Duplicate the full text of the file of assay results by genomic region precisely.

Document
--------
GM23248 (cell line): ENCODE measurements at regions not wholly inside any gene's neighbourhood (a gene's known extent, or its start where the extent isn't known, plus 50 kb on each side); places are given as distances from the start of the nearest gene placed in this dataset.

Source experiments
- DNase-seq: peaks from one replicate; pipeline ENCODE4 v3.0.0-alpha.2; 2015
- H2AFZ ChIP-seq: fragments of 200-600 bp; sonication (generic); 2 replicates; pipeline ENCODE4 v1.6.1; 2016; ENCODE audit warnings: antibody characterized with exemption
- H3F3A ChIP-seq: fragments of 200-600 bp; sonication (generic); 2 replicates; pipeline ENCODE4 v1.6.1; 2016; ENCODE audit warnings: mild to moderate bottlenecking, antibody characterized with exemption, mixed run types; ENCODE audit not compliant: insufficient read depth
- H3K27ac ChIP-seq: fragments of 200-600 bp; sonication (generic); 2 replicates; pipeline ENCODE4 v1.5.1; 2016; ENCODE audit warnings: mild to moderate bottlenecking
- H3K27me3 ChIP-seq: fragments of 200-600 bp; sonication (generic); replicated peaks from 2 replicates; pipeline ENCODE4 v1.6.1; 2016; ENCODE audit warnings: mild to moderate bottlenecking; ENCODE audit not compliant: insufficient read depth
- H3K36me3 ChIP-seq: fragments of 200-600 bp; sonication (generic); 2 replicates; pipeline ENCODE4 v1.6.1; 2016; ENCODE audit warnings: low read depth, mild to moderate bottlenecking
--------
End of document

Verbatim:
GM23248 (cell line): ENCODE measurements at regions not wholly inside any gene's neighbourhood (a gene's known extent, or its start where the extent isn't known, plus 50 kb on each side); places are given as distances from the start of the nearest gene placed in this dataset.

Source experiments
- DNase-seq: peaks from one replicate; pipeline ENCODE4 v3.0.0-alpha.2; 2015
- H2AFZ ChIP-seq: fragments of 200-600 bp; sonication (generic); 2 replicates; pipeline ENCODE4 v1.6.1; 2016; ENCODE audit warnings: antibody characterized with exemption
- H3F3A ChIP-seq: fragments of 200-600 bp; sonication (generic); 2 replicates; pipeline ENCODE4 v1.6.1; 2016; ENCODE audit warnings: mild to moderate bottlenecking, antibody characterized with exemption, mixed run types; ENCODE audit not compliant: insufficient read depth
- H3K27ac ChIP-seq: fragments of 200-600 bp; sonication (generic); 2 replicates; pipeline ENCODE4 v1.5.1; 2016; ENCODE audit warnings: mild to moderate bottlenecking
- H3K27me3 ChIP-seq: fragments of 200-600 bp; sonication (generic); replicated peaks from 2 replicates; pipeline ENCODE4 v1.6.1; 2016; ENCODE audit warnings: mild to moderate bottlenecking; ENCODE audit not compliant: insufficient read depth
- H3K36me3 ChIP-seq: fragments of 200-600 bp; sonication (generic); 2 replicates; pipeline ENCODE4 v1.6.1; 2016; ENCODE audit warnings: low read depth, mild to moderate bottlenecking